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Comparison of Link light rail versus Bus Rapid Transit trunk (main) line capacity

R.C. Harkness, PhD

March 11, 2003

Download full white paper

Executive Summary

Some people still think buses have insufficient trunk line capacity to meet the region's long-term needs along the north south "spine". At the same time they believe light rail does have adequate capacity. They see capacity as the overriding strategic reason for building light rail. Do the facts support these beliefs?

This whitepaper compares the ultimate people moving capacity of light rail (LRT) and bus rapid transit (BRT) in the I-5 and I-90 corridors. The objective of the paper is to determine whether trunk line capacity is a valid criterion for choosing one technology over the other, and if so which technology is superior.

Data about Link light rail's capacity, and forecast demand, comes from Sound Transit documents. This is compared with estimates of BRT capacity as well as actual observed volumes on several heavily used BRT systems. Key results are summarized in three charts.

Key conclusions from this paper are:

  • The trunk line capacity of Sound Transit's proposed Link light rail is severely constrained by local conditions particular to Seattle. Link light rail has nowhere near the people moving ability of heavy rail systems like BART or the Washington DC METRO.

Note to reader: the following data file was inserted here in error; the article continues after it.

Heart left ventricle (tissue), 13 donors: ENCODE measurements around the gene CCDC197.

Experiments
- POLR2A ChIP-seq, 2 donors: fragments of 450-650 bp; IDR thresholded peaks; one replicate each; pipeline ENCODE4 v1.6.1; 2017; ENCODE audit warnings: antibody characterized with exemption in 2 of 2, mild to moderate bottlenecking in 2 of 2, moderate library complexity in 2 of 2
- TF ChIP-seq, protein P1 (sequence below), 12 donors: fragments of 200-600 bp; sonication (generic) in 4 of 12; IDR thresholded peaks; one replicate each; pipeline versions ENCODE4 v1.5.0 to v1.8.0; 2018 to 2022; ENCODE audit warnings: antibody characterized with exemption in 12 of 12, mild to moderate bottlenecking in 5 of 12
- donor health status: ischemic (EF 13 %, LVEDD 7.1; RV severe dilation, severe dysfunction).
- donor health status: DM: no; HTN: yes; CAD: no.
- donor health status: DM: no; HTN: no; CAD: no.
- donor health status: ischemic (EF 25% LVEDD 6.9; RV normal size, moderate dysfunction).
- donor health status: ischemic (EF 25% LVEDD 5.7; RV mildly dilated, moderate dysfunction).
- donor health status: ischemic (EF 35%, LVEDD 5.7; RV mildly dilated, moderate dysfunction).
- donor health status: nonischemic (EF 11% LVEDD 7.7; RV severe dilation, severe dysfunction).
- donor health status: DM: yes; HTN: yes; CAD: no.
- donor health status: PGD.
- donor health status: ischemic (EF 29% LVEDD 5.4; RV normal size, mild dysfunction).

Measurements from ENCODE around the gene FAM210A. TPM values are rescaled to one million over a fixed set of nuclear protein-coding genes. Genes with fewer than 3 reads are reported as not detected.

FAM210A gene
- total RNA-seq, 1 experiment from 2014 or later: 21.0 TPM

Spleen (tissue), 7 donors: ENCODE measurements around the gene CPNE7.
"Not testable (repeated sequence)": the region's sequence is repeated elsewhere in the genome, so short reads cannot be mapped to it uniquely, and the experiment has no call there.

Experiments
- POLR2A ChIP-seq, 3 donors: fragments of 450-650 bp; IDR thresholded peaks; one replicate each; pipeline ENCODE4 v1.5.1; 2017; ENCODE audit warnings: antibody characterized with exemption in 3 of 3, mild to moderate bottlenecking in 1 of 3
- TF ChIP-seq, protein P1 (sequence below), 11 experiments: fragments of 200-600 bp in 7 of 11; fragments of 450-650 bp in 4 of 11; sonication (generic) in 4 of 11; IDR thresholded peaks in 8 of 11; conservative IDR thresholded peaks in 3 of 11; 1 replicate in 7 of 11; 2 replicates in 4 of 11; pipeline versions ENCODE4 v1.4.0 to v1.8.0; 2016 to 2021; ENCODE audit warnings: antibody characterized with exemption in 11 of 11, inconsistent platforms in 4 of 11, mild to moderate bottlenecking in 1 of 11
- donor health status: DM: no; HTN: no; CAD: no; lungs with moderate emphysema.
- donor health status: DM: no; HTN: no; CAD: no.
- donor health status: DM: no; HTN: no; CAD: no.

• Capacity on Links south line is limited to one third of what the north line could carry. This forever shortchanges the entire south end in terms of regional transit capacity.
  • The likelihood of building light rail in the I-90 corridor is remote since it would reduce the people moving capacity in that corridor to well below what a mix of BRT and other HOV vehicles could achieve.
  • Buses operating on HOV lanes are capable of carrying several times more passengers than Link light rail will ever be able to carry. (over 50,000 persons per hour each direction for BRT, versus 16,400 for Link light rail)
  • Sound Transit's estimated year 2020 passenger demand for Link light rail is far below the systems capacity, and could easily be handled by a modest BRT system.
  • Understanding the ultimate useable capacity of either light rail or BRT requires additional analysis of how people will access the rail stations or how buses will access the HOV lanes under full load assumptions.
  • Both light rail and BRT have far more capacity than the region is forecast to require in 2020. Therefore finding ways to increase demand, not worries about having adequate supply, should be everyone's main concern.
  • A misplaced focus on capacity has been diverting attention from the real issue. The real issue is: for an investment of X Billion dollars, which technology can attract the most riders?

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